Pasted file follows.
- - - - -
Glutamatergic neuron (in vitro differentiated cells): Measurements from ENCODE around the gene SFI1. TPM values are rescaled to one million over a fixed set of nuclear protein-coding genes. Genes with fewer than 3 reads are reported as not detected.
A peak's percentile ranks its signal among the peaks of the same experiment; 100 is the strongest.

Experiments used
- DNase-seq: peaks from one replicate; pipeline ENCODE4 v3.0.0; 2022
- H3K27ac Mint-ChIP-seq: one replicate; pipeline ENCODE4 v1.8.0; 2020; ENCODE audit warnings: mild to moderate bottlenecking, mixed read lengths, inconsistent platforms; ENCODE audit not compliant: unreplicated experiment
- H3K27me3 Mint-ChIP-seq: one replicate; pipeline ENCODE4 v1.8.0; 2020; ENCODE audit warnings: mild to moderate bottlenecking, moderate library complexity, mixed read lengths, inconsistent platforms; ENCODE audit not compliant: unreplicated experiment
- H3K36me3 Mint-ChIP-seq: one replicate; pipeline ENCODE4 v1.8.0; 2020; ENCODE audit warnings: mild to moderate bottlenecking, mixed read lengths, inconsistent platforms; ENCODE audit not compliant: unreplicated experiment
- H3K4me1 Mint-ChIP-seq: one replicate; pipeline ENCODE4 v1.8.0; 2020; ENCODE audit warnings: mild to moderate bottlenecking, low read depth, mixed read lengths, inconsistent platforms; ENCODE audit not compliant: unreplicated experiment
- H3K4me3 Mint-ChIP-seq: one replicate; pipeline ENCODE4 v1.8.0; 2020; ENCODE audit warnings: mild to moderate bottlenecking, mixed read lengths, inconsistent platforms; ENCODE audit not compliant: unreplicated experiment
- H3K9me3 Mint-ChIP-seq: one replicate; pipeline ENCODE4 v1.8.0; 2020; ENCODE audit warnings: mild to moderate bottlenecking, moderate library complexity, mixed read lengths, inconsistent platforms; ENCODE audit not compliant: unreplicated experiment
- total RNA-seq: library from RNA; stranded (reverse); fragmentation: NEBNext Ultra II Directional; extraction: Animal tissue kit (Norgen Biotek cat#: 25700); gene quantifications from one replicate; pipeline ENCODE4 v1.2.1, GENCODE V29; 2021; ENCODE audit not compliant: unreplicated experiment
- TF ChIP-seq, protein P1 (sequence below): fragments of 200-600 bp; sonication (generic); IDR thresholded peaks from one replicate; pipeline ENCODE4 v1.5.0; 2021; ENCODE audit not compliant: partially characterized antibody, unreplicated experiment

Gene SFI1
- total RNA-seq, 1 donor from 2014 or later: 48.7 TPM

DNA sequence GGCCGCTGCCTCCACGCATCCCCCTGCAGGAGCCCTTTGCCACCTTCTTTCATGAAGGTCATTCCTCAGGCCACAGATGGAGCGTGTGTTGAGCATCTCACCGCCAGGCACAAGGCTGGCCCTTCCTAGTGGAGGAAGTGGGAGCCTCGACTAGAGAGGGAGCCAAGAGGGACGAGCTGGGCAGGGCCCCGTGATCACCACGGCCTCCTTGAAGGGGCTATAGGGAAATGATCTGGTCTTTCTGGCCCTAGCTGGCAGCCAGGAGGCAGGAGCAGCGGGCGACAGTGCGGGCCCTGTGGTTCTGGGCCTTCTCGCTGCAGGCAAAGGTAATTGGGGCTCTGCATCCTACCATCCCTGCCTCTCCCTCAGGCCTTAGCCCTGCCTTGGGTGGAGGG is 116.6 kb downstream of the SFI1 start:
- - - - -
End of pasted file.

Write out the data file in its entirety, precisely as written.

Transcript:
Glutamatergic neuron (in vitro differentiated cells): Measurements from ENCODE around the gene SFI1. TPM values are rescaled to one million over a fixed set of nuclear protein-coding genes. Genes with fewer than 3 reads are reported as not detected.
A peak's percentile ranks its signal among the peaks of the same experiment; 100 is the strongest.

Experiments used
- DNase-seq: peaks from one replicate; pipeline ENCODE4 v3.0.0; 2022
- H3K27ac Mint-ChIP-seq: one replicate; pipeline ENCODE4 v1.8.0; 2020; ENCODE audit warnings: mild to moderate bottlenecking, mixed read lengths, inconsistent platforms; ENCODE audit not compliant: unreplicated experiment
- H3K27me3 Mint-ChIP-seq: one replicate; pipeline ENCODE4 v1.8.0; 2020; ENCODE audit warnings: mild to moderate bottlenecking, moderate library complexity, mixed read lengths, inconsistent platforms; ENCODE audit not compliant: unreplicated experiment
- H3K36me3 Mint-ChIP-seq: one replicate; pipeline ENCODE4 v1.8.0; 2020; ENCODE audit warnings: mild to moderate bottlenecking, mixed read lengths, inconsistent platforms; ENCODE audit not compliant: unreplicated experiment
- H3K4me1 Mint-ChIP-seq: one replicate; pipeline ENCODE4 v1.8.0; 2020; ENCODE audit warnings: mild to moderate bottlenecking, low read depth, mixed read lengths, inconsistent platforms; ENCODE audit not compliant: unreplicated experiment
- H3K4me3 Mint-ChIP-seq: one replicate; pipeline ENCODE4 v1.8.0; 2020; ENCODE audit warnings: mild to moderate bottlenecking, mixed read lengths, inconsistent platforms; ENCODE audit not compliant: unreplicated experiment
- H3K9me3 Mint-ChIP-seq: one replicate; pipeline ENCODE4 v1.8.0; 2020; ENCODE audit warnings: mild to moderate bottlenecking, moderate library complexity, mixed read lengths, inconsistent platforms; ENCODE audit not compliant: unreplicated experiment
- total RNA-seq: library from RNA; stranded (reverse); fragmentation: NEBNext Ultra II Directional; extraction: Animal tissue kit (Norgen Biotek cat#: 25700); gene quantifications from one replicate; pipeline ENCODE4 v1.2.1, GENCODE V29; 2021; ENCODE audit not compliant: unreplicated experiment
- TF ChIP-seq, protein P1 (sequence below): fragments of 200-600 bp; sonication (generic); IDR thresholded peaks from one replicate; pipeline ENCODE4 v1.5.0; 2021; ENCODE audit not compliant: partially characterized antibody, unreplicated experiment

Gene SFI1
- total RNA-seq, 1 donor from 2014 or later: 48.7 TPM

DNA sequence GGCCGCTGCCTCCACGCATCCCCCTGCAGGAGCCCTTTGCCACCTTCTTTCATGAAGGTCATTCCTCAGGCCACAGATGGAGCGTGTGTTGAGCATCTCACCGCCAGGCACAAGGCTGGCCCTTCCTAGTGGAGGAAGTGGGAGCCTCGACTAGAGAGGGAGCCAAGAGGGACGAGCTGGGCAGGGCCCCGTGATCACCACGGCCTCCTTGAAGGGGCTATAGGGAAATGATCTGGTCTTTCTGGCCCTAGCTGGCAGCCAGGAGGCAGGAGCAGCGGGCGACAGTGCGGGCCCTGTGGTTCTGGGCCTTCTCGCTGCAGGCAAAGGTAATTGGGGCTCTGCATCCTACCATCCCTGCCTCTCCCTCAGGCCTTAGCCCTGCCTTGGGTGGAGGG is 116.6 kb downstream of the SFI1 start: